Now, because I’m so excited about what I saw, I’ll give you the test results upfront.

Read more ...

Great Camera Shoot Out...Film Not Dead [Updated]

Regarding the Great Camera Shoot-Out 2010, Philip Bloom says on his site (where there are also behind the scene photos: 

The webisodic series showcases the top performing hybrid HD-DSLR cameras: Canon: 5D MKII, 7D, 1D, 550D/T2i Rebel, Nikon D3s, Panasonic GH1 and compares the image quality of these cameras against the gold standard of 35mm film. In addition, the Canon 5D MKII test includes the new 24p firmware. 

The Vimeo site where the films prints files are also posted:

Each webisode of the series features various controlled camera assessment tests which include: resolution, latitude, sensitivity, speed & ultra high speed, noise, color & green screen. The battery of tests were administered under strict controls and conducted by Robert Primes ASC, Gary Adcock, Philip Bloom, Jens Bogehegn and colorist Ryan Emerson. See the reactions to this test following 2K screenings, where “HD DSLR is compared to 35mm Film”. The test results were projected in a 2K theatrical environment at three screening locations: Stag Theater at Skywalker Ranch, LucasFilms Ltd., AFI (American Film Institute) Theater in Hollywood and the FilmWorkers Astro Color Timing Theater in Chicago. Hear commentary from the screenings by top ASC, Hollywood, Indie Film and Event & Convergence Photographers.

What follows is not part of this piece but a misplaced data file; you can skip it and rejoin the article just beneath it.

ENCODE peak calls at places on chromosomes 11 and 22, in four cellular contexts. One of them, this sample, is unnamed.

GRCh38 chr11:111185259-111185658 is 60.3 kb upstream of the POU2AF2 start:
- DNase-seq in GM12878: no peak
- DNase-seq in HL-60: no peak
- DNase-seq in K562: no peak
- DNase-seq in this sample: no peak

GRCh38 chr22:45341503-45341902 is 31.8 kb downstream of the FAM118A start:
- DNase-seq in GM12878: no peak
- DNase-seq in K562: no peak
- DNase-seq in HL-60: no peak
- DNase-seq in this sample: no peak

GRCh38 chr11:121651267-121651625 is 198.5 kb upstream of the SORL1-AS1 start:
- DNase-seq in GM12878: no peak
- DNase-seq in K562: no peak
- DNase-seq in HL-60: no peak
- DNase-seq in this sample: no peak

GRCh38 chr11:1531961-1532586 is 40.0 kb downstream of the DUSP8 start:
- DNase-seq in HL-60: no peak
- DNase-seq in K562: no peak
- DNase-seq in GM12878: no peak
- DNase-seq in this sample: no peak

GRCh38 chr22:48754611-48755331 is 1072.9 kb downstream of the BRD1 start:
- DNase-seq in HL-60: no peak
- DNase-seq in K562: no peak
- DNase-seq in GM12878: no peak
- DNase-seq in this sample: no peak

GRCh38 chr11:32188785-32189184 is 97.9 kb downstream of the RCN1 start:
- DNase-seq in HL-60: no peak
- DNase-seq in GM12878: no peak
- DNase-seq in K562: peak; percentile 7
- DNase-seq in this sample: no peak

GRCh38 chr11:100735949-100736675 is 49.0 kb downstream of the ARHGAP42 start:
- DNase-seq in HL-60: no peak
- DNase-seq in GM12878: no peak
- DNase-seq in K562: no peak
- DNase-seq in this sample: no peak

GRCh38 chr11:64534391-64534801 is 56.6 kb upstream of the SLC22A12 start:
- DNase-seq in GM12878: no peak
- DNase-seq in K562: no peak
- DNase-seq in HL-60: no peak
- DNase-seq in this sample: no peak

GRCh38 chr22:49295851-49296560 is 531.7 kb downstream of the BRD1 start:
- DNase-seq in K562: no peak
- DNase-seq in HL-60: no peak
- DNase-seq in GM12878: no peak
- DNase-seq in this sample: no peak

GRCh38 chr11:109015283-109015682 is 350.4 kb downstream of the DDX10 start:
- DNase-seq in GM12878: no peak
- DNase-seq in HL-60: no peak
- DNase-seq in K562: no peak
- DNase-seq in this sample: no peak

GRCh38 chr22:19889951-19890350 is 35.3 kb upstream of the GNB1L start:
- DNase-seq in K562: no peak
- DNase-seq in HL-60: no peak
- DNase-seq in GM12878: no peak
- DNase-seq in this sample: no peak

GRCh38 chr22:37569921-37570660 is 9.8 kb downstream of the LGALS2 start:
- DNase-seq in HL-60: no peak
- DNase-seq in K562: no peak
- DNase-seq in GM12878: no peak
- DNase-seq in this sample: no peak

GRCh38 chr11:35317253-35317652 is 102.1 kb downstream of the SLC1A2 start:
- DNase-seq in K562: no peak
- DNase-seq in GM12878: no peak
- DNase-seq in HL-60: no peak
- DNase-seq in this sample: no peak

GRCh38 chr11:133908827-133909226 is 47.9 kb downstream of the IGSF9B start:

There is nothing this author can say that the Zacuto website and comments don't.

[Update: There are now 3 in the series. Look out for the tabs at the same Zacuto Shootout link.]

Subcategories

  • Storage

    Storage. It wasn't that long ago that trying to get a 9 Gig RAID working on a sophisticated LAN was monumental, if not impossible. 9 years perhaps?

    Now, terabyte drives are here. Enough to go with holographic storage soon?

  • Workflow

    There is a thrust for acquisition to take on some of the aspects of post. We are way to conservative for something fancy like that. But, we'll let you modern people talk about it.

  • CGI

    Camera, but virtual. 

  • DI

    Film has higher resolution, no matter what that means. It is important.

  • Cameras
    We are hoping that we won't be talking much about how many electrons in the full well capacity, but we might...never know. There is just so much new coming out, that cameras and their accessories need a whole category by themselves...and here it is.